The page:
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Long IslandNassau

Coliseum task force can't agree on plan

The Nassau Coliseum. (July 6, 2011)

The Nassau Coliseum. (July 6, 2011) Photo Credit: Newsday / John Paraskevas

Less than a week after unveiling a $346 million plan for the area surrounding Nassau Coliseum, the task force initially formed by the Association for a Better Long Island has decided not to submit that plan -- or any other -- because of disagreements within the group.

Instead, individual members will submit ideas to County Executive Edward Mangano this week, task force chairman and ABLI board member Alan Eidler said in a statement Tuesday.

"It should come as no surprise that at the end of the day there is no overall consensus on direction," Eidler said.

The announcement came just hours after Hempstead Town Attorney David Levy asked to be removed from the task force, saying the group's mission had "morphed" from advising Mangano on a request for proposal to issuing a plan of its own -- and he did not want his name included on any recommendations to the county.

Eidler's statement said the next steps are now up to Mangano, with the help of a Hub-related subcommittee of the Long Island Regional Economic Development Council.

Mangano and New York Islanders senior vice president Michael Picker did not immediately return calls for comment.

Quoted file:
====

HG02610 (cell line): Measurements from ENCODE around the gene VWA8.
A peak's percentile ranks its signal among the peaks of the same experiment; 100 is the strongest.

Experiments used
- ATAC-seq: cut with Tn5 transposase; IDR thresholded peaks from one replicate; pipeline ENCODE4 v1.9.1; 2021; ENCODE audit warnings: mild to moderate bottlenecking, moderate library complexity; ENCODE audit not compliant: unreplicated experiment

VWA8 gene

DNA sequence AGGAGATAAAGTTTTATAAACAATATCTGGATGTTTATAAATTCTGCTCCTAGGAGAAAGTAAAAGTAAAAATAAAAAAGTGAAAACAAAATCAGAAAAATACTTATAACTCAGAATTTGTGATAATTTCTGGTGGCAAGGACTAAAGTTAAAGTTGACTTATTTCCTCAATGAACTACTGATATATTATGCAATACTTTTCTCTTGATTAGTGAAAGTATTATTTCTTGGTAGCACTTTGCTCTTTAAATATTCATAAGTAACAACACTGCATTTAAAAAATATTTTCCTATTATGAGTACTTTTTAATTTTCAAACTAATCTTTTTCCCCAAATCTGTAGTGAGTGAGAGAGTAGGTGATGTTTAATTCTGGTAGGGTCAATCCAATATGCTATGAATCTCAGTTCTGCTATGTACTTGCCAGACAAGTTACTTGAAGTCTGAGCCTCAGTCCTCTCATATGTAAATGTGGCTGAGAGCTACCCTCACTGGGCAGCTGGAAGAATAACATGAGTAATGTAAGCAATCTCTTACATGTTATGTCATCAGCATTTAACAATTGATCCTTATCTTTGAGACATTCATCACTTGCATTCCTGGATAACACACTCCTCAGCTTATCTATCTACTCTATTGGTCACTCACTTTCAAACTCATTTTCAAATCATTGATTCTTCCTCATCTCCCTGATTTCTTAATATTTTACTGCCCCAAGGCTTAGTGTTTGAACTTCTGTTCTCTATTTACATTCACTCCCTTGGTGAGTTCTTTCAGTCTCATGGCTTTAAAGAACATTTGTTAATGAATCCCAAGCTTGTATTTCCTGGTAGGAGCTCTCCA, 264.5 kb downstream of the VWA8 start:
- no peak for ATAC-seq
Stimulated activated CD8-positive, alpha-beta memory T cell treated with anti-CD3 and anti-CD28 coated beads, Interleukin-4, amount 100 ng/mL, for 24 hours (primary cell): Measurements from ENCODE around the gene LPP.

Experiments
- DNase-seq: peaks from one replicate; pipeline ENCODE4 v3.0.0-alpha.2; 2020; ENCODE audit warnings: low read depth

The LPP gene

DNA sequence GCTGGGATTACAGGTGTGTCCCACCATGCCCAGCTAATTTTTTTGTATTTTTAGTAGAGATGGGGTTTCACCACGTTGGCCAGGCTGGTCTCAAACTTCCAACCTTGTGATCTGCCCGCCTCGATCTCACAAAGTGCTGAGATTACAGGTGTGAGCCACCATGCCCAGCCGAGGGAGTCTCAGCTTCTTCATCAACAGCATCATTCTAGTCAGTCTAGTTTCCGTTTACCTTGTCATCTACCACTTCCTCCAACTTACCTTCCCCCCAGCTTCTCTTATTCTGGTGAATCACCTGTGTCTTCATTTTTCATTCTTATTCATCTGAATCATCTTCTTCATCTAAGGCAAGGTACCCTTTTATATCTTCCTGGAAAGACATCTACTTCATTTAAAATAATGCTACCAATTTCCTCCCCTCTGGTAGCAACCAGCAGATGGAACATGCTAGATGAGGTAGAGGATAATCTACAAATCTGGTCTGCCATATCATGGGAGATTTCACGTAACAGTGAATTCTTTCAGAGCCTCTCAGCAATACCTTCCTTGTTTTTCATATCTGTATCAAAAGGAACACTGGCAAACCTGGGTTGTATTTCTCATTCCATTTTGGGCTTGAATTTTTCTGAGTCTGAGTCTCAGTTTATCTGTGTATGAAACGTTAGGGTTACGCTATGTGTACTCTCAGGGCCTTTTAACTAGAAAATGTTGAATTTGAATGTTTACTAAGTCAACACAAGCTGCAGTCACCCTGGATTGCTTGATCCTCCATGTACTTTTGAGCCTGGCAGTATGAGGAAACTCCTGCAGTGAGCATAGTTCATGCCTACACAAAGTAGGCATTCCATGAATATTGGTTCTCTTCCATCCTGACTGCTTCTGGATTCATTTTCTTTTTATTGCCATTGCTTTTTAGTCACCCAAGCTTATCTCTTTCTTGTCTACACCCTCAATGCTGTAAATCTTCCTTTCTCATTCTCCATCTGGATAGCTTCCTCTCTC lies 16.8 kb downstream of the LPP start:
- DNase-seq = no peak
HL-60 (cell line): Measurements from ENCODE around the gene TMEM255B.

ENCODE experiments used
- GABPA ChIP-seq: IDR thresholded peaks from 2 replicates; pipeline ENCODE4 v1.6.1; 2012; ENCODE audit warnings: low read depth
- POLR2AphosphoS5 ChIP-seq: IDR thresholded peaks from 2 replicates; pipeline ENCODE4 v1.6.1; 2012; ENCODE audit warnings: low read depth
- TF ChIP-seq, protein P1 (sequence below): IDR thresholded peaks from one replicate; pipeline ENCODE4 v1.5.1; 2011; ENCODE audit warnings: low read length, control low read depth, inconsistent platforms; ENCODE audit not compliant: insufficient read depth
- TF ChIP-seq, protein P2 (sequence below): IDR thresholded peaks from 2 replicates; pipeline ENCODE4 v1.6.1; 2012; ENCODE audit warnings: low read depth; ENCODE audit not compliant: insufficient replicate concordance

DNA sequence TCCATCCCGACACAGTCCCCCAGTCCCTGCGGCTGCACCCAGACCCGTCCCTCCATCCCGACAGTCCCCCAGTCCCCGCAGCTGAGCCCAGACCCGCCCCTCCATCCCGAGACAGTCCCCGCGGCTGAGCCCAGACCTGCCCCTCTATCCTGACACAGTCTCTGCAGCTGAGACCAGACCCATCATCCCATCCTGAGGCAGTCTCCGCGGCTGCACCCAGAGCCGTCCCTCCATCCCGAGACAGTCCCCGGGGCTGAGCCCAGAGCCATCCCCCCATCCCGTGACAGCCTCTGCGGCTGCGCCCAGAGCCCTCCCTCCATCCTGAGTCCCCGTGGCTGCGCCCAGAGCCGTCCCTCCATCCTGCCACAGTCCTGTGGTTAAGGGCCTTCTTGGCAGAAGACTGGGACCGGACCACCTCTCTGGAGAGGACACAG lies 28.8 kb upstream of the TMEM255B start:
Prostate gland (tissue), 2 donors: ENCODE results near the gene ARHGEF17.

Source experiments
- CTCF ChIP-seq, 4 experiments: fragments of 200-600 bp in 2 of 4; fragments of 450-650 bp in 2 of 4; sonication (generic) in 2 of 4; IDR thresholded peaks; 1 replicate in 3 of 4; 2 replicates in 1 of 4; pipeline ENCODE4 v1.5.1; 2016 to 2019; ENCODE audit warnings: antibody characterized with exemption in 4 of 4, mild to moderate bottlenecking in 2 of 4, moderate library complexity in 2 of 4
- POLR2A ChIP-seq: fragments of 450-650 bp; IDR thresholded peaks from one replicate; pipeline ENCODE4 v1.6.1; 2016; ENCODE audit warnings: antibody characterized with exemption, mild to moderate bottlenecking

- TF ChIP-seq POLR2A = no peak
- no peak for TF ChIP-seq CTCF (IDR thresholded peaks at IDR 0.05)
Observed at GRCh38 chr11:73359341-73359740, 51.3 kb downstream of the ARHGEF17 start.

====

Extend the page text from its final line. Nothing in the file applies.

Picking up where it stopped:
Council co-chairman and Hofstra University president Stuart Rabinowitz applauded ABLI's decision and said the subcommittee would work with Mangano, the county legislature and the Town of Hempstead.

"Our goal is not to issue a white paper," Rabinowitz said. "Our goal is to . . . try to develop an RFP which can attract realistic developer interest and then result in real development at the Hub."

The ABLI task force, which includes government officials, private business leaders and advocates, last week released a detailed plan for the 77-acre site, with a renovated Coliseum, a minor league ballpark, an indoor ice rink, a parking garage and retail space. But members said there was never a full consensus on the plan, produced by West Hempstead architect Angelo Francis Corva.

Corva who said he was "surprised" by the task force's decision, said he likely would submit the plan to Mangano anyway. "I think there's been too much effort put in," Corva said. "This has to be pretty heavily considered as an alternative."

Eidler said in his statement that the task force could not agree on whether to submit a specific plan, whether to include mass transit options, or on the mix of housing and retail. The group, he said, did agree that any plan for the site should involve no public funding and "no Manhattan density" -- and had to conform to Hempstead's zoning code.

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